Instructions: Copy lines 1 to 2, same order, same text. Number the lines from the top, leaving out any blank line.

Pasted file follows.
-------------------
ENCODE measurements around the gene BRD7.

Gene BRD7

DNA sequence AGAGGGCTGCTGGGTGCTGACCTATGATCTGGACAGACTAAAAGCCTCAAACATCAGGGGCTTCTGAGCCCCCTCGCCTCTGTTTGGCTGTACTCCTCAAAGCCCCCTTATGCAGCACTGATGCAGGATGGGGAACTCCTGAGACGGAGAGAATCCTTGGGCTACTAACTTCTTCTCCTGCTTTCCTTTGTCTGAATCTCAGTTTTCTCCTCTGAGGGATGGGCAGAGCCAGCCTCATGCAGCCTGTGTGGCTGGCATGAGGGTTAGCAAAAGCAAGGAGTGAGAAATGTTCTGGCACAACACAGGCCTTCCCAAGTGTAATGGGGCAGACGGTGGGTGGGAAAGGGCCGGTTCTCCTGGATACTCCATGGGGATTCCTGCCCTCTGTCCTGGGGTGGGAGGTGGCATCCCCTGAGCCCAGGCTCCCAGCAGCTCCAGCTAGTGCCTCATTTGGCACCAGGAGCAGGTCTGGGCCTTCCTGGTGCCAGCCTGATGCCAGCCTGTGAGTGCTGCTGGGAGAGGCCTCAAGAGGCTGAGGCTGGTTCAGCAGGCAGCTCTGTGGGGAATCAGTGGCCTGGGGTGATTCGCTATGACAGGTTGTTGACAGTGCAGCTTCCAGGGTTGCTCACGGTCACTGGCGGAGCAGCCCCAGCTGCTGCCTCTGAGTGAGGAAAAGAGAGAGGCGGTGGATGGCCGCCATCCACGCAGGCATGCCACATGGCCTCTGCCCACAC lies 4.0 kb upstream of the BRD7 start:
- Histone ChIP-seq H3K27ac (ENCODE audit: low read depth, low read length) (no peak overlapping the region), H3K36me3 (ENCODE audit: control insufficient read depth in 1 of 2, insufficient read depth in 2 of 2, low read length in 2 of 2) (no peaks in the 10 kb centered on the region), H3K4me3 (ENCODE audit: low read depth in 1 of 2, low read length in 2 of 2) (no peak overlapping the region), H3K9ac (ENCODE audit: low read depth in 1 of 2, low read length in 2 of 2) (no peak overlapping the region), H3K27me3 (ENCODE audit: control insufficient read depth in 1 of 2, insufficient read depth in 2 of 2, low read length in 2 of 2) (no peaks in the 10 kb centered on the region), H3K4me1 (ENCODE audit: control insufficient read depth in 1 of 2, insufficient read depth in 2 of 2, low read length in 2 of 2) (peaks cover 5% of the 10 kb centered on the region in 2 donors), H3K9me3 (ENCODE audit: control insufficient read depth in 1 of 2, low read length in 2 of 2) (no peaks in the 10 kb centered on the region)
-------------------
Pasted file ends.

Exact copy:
ENCODE measurements around the gene BRD7.

Gene BRD7